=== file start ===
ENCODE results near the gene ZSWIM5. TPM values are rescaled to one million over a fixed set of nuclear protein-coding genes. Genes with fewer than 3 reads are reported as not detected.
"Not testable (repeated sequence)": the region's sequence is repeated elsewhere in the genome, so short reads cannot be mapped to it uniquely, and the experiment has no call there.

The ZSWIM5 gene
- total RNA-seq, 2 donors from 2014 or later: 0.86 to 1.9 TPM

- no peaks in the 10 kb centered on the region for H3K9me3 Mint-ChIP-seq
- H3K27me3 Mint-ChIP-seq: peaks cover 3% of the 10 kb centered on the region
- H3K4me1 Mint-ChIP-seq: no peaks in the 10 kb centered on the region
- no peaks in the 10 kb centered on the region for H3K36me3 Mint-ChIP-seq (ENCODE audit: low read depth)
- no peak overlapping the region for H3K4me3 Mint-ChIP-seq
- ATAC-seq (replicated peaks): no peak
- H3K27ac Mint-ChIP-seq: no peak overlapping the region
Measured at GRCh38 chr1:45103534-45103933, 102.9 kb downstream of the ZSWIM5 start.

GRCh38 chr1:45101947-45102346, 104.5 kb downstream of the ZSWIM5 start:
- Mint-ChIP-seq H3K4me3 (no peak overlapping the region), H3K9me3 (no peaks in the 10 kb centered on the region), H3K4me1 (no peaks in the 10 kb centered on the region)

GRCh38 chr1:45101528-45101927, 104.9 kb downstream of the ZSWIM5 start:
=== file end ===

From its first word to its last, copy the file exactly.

ENCODE results near the gene ZSWIM5. TPM values are rescaled to one million over a fixed set of nuclear protein-coding genes. Genes with fewer than 3 reads are reported as not detected.
"Not testable (repeated sequence)": the region's sequence is repeated elsewhere in the genome, so short reads cannot be mapped to it uniquely, and the experiment has no call there.

The ZSWIM5 gene
- total RNA-seq, 2 donors from 2014 or later: 0.86 to 1.9 TPM

- no peaks in the 10 kb centered on the region for H3K9me3 Mint-ChIP-seq
- H3K27me3 Mint-ChIP-seq: peaks cover 3% of the 10 kb centered on the region
- H3K4me1 Mint-ChIP-seq: no peaks in the 10 kb centered on the region
- no peaks in the 10 kb centered on the region for H3K36me3 Mint-ChIP-seq (ENCODE audit: low read depth)
- no peak overlapping the region for H3K4me3 Mint-ChIP-seq
- ATAC-seq (replicated peaks): no peak
- H3K27ac Mint-ChIP-seq: no peak overlapping the region
Measured at GRCh38 chr1:45103534-45103933, 102.9 kb downstream of the ZSWIM5 start.

GRCh38 chr1:45101947-45102346, 104.5 kb downstream of the ZSWIM5 start:
- Mint-ChIP-seq H3K4me3 (no peak overlapping the region), H3K9me3 (no peaks in the 10 kb centered on the region), H3K4me1 (no peaks in the 10 kb centered on the region)

GRCh38 chr1:45101528-45101927, 104.9 kb downstream of the ZSWIM5 start: